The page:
Corporate social responsibility is becoming increasingly important in the retailing industry, whereby retailers are frequently criticized for socially irresponsible business practices by mass media and consumer advocacy groups. The purpose of this research is to find out which retail business practices lead to perceptions of corporate social irresponsibility (CSIR) from the customers' perspective and to develop a measurement scale for this construct.
Using quantitative data from a paper‐based and an online survey, a higher‐order, multi‐group confirmatory factor analysis was conducted.
The research identifies 14 factors which represent perceptions of CSIR in retailing. A measurement scale of this construct is proposed and empirically validated. Demographic differences among consumers' CSIR perceptions are revealed.
The scale remains to be validated in varying cultural settings other than the USA.
The findings provide retailers with a detailed account of business practices that consumers regard as socially irresponsible. The scale can be adopted by retailers in surveys to measure consumers' perceptions.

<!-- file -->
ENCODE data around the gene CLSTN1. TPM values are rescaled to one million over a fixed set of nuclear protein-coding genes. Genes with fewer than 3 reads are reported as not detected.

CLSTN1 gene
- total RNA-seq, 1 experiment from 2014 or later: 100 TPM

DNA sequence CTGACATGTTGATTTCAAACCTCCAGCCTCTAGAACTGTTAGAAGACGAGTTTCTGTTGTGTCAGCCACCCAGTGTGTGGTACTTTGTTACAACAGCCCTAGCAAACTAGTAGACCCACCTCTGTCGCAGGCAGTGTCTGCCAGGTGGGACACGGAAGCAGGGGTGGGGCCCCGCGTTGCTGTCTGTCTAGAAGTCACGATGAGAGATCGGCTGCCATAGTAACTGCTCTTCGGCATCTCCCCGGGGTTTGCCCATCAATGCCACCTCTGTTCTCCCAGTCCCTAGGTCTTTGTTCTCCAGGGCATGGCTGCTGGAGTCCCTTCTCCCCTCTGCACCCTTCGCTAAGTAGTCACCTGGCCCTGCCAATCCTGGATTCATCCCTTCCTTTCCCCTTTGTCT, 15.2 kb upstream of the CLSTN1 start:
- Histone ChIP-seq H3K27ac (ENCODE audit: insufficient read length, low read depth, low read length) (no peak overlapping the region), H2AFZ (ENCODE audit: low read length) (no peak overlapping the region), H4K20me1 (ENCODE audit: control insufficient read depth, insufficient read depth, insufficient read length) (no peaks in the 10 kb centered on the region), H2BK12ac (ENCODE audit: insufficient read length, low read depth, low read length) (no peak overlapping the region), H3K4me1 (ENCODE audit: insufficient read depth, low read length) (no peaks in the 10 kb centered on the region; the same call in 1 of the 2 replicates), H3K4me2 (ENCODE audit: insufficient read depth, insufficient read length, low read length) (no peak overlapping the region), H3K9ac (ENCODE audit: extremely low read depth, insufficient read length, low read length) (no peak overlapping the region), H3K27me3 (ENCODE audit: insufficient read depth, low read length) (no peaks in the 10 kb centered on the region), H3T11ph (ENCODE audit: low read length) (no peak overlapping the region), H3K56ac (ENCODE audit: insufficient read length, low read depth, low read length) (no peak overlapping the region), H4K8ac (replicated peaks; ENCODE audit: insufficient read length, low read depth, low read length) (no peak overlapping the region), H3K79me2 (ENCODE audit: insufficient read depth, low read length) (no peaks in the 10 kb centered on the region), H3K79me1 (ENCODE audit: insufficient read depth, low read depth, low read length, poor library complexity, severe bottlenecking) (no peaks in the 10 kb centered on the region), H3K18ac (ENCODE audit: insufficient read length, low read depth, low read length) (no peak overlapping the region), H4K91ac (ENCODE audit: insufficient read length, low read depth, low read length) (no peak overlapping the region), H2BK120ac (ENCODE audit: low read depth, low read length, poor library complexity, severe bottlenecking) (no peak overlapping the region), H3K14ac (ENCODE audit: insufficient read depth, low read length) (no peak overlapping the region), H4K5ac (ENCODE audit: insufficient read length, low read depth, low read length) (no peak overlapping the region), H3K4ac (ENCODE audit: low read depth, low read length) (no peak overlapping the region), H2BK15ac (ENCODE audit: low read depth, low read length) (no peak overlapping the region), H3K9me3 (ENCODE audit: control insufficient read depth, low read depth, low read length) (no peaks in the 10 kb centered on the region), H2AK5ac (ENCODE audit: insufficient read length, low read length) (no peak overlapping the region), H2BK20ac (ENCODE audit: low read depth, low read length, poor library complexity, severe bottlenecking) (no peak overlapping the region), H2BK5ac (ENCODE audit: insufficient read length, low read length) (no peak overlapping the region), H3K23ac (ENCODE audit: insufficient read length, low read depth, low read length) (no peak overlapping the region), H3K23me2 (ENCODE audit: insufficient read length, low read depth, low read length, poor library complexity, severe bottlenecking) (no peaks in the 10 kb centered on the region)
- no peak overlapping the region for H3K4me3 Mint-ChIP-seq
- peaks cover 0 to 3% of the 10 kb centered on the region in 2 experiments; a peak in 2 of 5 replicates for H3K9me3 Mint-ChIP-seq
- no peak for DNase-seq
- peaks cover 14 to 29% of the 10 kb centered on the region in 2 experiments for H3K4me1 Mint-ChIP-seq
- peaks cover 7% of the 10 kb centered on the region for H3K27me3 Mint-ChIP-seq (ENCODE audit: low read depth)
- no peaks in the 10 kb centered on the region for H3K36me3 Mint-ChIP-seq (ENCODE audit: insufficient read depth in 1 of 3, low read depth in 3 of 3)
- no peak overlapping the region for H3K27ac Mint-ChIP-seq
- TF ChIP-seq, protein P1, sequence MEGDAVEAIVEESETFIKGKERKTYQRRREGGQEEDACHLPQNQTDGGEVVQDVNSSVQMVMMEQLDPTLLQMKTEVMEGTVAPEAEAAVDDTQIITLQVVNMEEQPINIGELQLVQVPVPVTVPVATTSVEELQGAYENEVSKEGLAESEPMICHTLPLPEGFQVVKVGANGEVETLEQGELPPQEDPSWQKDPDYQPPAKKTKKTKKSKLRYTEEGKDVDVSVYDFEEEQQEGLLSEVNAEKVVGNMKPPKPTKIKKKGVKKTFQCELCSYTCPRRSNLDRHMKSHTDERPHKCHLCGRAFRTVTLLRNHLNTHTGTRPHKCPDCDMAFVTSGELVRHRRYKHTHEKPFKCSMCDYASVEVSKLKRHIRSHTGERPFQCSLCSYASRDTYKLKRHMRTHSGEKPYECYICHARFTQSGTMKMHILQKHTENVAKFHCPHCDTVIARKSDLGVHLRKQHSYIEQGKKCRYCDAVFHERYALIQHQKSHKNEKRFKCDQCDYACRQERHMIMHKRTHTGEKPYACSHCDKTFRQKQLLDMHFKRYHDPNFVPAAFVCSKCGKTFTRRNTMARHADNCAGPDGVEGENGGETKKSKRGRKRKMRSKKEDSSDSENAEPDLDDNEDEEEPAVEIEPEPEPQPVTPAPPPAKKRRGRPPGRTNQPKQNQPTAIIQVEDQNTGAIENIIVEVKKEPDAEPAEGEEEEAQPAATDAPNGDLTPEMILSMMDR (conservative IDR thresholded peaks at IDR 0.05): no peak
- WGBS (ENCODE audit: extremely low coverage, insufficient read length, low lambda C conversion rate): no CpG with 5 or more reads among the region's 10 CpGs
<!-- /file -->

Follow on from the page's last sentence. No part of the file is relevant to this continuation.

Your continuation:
The paper is first in providing a conceptualization and measurement scale for CSIR which is of increasing importance for both retailing theory and practice.
Wagner, T., Bicen, P. and Hall, Z. (2008), "The dark side of retailing: towards a scale of corporate social irresponsibility", International Journal of Retail & Distribution Management, Vol. 36 No. 2, pp. 124-142. https://doi.org/10.1108/09590550810853075Download as .RIS
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